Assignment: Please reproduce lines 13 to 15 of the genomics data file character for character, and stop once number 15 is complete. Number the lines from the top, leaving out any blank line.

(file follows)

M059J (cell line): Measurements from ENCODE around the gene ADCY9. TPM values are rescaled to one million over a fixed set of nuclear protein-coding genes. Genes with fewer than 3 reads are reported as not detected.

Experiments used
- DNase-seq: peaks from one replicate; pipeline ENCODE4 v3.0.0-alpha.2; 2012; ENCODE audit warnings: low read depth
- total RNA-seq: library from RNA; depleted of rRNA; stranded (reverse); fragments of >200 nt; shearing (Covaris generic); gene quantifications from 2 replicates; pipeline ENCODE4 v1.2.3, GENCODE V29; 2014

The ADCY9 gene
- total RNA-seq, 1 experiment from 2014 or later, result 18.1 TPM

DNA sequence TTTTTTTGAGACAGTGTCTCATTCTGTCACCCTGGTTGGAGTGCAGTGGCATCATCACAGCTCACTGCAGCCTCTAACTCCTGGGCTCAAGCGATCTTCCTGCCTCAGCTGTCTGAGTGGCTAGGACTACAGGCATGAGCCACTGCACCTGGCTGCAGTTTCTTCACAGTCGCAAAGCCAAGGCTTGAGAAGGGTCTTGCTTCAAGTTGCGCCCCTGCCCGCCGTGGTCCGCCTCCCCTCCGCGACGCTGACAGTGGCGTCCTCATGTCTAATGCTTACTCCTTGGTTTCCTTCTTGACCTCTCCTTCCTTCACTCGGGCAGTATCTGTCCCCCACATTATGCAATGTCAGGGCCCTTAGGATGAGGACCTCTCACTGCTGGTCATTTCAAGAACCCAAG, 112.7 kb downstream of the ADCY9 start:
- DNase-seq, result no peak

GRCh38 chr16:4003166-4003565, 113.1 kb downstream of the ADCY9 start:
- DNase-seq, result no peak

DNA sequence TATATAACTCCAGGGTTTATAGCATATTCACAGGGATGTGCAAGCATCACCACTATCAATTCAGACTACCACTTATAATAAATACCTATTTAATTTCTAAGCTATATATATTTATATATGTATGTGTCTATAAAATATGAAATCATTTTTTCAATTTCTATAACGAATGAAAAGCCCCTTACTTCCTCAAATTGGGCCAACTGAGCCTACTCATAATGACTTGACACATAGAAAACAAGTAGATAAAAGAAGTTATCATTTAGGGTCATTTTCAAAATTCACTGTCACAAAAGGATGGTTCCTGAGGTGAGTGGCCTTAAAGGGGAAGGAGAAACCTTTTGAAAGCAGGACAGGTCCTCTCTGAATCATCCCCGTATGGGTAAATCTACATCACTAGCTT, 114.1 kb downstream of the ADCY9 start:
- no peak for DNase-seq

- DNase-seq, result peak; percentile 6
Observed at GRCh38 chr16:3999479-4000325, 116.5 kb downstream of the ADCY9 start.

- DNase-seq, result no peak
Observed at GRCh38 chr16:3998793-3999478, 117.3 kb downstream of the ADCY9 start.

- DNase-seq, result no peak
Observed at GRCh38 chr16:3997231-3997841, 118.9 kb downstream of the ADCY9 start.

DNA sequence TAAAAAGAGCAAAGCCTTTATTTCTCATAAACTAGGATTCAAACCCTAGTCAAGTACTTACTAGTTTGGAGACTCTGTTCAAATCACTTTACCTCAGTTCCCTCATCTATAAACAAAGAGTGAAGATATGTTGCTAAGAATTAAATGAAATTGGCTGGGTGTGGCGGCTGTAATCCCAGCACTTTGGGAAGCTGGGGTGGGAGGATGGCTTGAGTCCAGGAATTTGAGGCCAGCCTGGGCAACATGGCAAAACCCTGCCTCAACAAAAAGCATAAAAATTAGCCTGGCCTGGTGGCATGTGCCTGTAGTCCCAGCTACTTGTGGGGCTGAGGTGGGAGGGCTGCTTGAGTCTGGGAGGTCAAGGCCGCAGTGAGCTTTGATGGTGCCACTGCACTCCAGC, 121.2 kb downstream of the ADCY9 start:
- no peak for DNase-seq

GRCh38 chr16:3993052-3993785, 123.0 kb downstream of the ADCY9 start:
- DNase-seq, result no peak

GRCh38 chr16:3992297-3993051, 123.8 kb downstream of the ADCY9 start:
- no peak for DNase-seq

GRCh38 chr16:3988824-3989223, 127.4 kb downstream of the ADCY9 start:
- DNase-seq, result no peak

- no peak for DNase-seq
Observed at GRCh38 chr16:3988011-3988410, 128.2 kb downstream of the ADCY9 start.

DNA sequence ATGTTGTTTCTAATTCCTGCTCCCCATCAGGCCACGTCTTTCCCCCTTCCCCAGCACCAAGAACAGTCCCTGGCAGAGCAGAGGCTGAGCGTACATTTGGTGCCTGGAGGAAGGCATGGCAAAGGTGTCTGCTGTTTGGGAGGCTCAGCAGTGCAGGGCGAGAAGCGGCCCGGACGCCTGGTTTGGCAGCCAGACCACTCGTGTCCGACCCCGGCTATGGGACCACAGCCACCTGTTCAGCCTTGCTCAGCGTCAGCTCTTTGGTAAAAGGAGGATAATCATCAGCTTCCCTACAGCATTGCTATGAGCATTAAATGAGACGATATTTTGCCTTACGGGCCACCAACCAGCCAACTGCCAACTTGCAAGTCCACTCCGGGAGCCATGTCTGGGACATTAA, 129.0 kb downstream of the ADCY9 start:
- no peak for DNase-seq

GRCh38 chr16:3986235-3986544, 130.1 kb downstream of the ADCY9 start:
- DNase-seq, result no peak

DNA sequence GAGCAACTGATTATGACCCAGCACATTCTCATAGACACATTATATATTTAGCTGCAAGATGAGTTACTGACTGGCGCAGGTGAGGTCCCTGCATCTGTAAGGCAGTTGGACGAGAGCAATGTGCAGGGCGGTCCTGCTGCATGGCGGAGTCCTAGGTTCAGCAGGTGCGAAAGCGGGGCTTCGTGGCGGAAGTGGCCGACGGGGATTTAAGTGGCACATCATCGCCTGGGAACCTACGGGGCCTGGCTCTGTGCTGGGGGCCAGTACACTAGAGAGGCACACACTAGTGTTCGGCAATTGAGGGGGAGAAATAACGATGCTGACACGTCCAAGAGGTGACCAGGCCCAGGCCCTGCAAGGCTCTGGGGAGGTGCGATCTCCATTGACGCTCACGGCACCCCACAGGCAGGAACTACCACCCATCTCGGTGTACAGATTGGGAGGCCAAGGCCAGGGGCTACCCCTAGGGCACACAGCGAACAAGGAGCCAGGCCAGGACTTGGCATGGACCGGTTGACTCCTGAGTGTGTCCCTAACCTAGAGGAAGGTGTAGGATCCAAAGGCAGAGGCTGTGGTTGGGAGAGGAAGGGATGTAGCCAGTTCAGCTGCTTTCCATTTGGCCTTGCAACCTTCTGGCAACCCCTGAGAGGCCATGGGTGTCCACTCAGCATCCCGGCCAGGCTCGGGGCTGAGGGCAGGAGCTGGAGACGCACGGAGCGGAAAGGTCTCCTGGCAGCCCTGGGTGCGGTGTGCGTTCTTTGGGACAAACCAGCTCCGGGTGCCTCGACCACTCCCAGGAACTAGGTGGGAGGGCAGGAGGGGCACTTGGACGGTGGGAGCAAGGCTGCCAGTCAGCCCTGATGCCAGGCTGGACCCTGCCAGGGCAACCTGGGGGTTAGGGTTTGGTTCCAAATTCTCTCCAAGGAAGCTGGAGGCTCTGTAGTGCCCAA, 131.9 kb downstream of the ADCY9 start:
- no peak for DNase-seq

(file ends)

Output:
- DNase-seq, result peak; percentile 6
Observed at GRCh38 chr16:3999479-4000325, 116.5 kb downstream of the ADCY9 start.

- DNase-seq, result no peak